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Talks are to resume Tuesday between the management of the Boston Globe and its largest union, the Boston Newspaper Guild. The two sides have yet to agree on cutting costs and worker protections that management says is necessary to keep the paper running.
Talks stalled Monday, after the union would not budge on giving up the lifetime job guarantees that more than 100 of its members have. But at the same time, management won similar concessions from other smaller unions, and that has changed the backdrop for Tuesday’s negotiations.
The New York Times Co. owns the Boston Globe, and the publisher goes into Tuesday’s talks having won a couple of minor victories. Both the mailer’s union and the pressmen’s union agreed Monday to millions of dollars in concessions. As in lower pay and fewer benefits.
Martin Callaghan said he’d had better days as head of the pressmen’s union, but the choice was clear.
"These are people’s jobs and lives that are at stake here," he said. "It’s not an us-or-them mentality right now. I mean, we’re trying to save jobs and save a vital public interest in the Boston area, with the newspaper."
Management said in a statement it was pleased with the agreements and would back off for now from its threat to close the Globe. But it also said it was disappointed with the lack of an agreement with the Boston Newspaper Guild.
Reporter Scott Allen, a Guild officer, said it’s not for trying.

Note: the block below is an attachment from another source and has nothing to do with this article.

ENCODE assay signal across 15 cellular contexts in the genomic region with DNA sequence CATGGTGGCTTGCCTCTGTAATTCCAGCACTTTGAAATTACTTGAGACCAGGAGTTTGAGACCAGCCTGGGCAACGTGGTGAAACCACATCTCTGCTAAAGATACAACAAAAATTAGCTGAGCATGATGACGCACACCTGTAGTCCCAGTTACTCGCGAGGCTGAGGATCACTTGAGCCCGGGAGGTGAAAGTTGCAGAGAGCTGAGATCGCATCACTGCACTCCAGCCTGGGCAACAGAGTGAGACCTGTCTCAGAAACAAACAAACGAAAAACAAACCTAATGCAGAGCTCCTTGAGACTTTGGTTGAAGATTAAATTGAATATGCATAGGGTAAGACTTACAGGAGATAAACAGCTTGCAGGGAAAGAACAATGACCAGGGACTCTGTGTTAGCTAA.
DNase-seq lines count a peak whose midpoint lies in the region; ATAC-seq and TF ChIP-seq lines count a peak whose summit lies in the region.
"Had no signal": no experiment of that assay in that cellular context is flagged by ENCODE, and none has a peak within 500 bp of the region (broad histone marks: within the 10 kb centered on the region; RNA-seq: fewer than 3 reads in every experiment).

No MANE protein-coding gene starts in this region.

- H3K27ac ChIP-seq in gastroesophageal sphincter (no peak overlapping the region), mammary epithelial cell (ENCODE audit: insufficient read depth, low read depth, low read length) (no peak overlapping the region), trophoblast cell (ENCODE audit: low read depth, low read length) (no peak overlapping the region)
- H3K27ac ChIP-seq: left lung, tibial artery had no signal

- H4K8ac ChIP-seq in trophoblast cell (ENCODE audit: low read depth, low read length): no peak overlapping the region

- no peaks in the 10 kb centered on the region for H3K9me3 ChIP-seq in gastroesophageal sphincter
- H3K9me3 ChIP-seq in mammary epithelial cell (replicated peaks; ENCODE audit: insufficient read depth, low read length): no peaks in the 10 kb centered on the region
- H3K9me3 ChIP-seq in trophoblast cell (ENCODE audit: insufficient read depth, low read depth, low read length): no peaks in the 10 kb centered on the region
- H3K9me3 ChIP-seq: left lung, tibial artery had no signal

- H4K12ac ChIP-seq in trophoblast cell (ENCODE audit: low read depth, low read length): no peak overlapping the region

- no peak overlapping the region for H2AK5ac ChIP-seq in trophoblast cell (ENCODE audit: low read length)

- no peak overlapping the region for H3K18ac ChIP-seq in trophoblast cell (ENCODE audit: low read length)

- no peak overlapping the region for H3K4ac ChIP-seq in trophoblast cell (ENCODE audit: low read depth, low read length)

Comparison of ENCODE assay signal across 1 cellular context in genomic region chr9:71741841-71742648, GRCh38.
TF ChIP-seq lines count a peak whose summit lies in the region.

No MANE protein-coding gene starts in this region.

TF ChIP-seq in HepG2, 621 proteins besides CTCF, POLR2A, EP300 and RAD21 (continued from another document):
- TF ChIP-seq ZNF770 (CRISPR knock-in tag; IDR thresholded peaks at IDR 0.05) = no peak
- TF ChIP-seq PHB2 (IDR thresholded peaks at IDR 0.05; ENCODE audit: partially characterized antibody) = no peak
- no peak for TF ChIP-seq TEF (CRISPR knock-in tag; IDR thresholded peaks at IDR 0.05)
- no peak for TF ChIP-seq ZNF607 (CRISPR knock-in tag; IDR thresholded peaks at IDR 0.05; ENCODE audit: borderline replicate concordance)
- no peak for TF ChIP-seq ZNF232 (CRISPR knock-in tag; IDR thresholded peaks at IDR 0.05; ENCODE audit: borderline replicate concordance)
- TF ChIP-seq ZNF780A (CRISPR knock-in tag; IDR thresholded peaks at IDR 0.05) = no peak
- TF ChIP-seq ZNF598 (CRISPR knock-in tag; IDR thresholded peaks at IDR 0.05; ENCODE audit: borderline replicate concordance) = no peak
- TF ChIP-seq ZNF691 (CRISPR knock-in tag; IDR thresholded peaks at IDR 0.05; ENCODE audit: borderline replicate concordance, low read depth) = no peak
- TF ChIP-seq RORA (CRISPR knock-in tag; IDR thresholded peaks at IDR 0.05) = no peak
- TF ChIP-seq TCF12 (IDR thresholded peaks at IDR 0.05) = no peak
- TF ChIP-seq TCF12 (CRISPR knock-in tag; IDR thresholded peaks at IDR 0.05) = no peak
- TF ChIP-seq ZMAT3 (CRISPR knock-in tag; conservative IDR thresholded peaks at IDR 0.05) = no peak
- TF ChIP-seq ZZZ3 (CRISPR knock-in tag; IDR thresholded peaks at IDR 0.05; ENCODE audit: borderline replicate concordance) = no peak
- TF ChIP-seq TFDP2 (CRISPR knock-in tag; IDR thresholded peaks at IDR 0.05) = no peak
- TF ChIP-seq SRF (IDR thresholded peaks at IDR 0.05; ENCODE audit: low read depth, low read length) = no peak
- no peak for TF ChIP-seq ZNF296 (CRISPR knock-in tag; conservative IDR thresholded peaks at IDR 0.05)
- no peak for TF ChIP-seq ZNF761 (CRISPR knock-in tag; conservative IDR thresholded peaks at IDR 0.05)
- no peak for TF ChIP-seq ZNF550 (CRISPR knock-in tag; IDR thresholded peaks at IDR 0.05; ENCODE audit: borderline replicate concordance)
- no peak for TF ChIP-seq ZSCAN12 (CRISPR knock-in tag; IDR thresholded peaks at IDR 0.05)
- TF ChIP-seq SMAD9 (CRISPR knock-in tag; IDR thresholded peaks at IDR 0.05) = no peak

"We know there’s a mortal danger to the Boston Globe. We know we have to give big concessions. And I know that the union leadership has worked around the clock to come up with a way to spread the pain around amongst our membership, so that our membership will accept the deep concessions that the company needs."
Allen said the Guild is willing to make $10 million worth of concessions, including a pay cut of up to 3.5 percent. But so far the Guild is not willing to concede something that the mailer’s union, for one, has: The lifetime job contracts that more than 100 Guild members have.
He said just because other unions have now agreed to give up this immunity to layoffs, doesn’t mean the Guild will too.
"The other people, the other unions have reached their own agreements separately. And I’m glad if that helps to save the paper. But I think we have to make our own decisions based on what’s best for our members."
Other Guild members who spoke on condition of anonymity say it’s going to be hard to go it alone. They admit that as much as the New York Times Co. has turned them off lately with what they call brutal negotiating tactics, they’re coming to a growing realization that the union will have to relinquish its lifetime job guarantees.
Tom Kochan is a workforce relations expert at MIT’s Sloan School of Management. He said he’s not surprised the Guild is the lone holdout among unions on this issue. The union is, after all, the biggest one -- the most critical for the New York Times Co. to settle with. Kochan said the union may choose to give up the lifetime jobs in exchange for bigger severance packages or other concessions from the company.
"So, for example," he said, "the Guild has made a major issue out of having a voice in management. Having some role for upside potential if the Globe starts to make money again that their employees would benefit from it as well, so it may be that some of those issues are still on the table that are particularly of concern to Guild members."
Sitting on the other side of the table, The New York Times Co. will try to keep the pressure on the Guild. After all, as the last union standing, the Guild wouldn’t want to be singled out as responsible for the end of the Boston Globe.
This program aired on May 5, 2009.
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